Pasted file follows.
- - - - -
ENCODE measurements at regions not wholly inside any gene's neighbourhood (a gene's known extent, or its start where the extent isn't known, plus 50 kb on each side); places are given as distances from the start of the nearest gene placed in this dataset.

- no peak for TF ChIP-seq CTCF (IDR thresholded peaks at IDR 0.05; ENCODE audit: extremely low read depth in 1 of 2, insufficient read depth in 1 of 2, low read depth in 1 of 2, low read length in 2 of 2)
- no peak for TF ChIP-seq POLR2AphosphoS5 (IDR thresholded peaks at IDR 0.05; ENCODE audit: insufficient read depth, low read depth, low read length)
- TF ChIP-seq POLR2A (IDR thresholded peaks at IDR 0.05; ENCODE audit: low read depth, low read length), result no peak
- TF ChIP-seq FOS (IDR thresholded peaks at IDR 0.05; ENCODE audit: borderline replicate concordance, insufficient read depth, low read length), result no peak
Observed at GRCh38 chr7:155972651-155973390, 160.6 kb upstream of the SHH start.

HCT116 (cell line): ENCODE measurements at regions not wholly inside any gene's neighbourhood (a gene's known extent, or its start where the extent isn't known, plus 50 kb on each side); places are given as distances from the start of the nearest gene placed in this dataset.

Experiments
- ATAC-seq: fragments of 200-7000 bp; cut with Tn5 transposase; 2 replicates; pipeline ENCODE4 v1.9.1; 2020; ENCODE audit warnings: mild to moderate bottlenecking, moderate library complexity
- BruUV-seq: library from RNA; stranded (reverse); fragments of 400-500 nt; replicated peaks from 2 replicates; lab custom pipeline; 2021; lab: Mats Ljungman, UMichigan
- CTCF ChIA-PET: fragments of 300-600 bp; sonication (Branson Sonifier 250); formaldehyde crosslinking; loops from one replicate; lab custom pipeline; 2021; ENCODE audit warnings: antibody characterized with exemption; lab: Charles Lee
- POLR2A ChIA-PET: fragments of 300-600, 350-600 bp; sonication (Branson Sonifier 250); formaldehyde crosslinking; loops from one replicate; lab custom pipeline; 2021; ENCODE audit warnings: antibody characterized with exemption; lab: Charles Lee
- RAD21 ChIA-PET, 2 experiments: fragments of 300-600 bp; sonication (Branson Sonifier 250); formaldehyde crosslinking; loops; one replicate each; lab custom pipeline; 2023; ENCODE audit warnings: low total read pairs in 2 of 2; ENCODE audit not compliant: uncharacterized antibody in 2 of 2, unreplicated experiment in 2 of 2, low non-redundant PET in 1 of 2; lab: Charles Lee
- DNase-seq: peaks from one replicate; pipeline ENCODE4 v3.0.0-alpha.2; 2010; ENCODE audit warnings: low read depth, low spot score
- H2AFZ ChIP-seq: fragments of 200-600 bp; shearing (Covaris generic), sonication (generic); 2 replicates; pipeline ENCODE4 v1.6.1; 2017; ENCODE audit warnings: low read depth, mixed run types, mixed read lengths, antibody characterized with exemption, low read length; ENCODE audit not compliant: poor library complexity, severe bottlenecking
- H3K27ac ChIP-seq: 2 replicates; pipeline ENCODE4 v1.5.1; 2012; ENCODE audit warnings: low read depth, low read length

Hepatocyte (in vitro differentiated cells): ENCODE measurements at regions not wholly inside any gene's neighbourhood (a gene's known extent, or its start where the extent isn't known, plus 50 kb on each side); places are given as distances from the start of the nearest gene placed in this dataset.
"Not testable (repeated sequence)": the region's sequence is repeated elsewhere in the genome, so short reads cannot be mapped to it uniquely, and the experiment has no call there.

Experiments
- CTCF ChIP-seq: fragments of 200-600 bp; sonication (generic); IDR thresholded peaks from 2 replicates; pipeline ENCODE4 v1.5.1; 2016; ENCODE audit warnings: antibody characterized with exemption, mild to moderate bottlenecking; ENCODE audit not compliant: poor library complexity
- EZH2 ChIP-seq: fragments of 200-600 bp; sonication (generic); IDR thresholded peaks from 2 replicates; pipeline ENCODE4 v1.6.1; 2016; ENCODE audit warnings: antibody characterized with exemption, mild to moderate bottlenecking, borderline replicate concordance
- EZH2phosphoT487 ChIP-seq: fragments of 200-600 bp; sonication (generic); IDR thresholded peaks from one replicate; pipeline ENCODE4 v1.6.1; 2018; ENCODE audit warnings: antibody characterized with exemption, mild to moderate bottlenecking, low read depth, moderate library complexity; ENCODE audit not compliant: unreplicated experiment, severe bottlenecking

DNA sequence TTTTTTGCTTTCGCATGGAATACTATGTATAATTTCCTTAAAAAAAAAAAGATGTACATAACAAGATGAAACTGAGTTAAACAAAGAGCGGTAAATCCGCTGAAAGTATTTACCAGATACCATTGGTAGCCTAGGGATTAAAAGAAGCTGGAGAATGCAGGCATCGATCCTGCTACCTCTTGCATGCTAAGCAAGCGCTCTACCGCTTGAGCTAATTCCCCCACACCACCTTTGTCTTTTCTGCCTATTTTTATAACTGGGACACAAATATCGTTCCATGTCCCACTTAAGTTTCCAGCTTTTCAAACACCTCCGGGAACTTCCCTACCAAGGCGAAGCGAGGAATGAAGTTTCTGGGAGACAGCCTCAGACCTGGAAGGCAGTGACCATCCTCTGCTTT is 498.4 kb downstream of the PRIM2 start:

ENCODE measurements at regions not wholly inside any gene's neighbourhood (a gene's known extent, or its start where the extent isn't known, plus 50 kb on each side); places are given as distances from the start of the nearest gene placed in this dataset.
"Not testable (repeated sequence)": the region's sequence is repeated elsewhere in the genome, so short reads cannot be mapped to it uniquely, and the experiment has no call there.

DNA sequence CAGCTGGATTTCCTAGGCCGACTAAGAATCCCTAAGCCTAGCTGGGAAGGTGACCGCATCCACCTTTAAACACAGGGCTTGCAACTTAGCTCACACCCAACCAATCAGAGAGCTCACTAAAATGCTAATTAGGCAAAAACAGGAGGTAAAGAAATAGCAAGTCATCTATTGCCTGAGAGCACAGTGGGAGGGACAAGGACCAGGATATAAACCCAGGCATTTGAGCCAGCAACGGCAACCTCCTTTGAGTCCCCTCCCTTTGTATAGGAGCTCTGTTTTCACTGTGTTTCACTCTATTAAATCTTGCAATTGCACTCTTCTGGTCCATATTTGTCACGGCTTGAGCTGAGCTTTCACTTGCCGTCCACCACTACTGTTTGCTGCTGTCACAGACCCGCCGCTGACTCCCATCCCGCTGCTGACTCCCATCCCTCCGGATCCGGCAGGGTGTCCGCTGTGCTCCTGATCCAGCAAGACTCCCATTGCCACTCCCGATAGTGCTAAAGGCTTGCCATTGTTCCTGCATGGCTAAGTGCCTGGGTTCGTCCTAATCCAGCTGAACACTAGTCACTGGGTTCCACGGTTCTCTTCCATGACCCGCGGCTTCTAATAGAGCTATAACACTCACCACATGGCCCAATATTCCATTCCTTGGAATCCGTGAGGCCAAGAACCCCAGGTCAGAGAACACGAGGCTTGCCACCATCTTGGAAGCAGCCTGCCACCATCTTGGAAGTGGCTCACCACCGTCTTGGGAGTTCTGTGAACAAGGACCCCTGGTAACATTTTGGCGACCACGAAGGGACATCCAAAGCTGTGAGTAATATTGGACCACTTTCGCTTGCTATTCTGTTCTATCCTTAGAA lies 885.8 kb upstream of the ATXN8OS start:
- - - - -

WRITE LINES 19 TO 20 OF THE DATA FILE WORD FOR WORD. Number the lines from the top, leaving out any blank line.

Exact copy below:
Experiments
- CTCF ChIP-seq: fragments of 200-600 bp; sonication (generic); IDR thresholded peaks from 2 replicates; pipeline ENCODE4 v1.5.1; 2016; ENCODE audit warnings: antibody characterized with exemption, mild to moderate bottlenecking; ENCODE audit not compliant: poor library complexity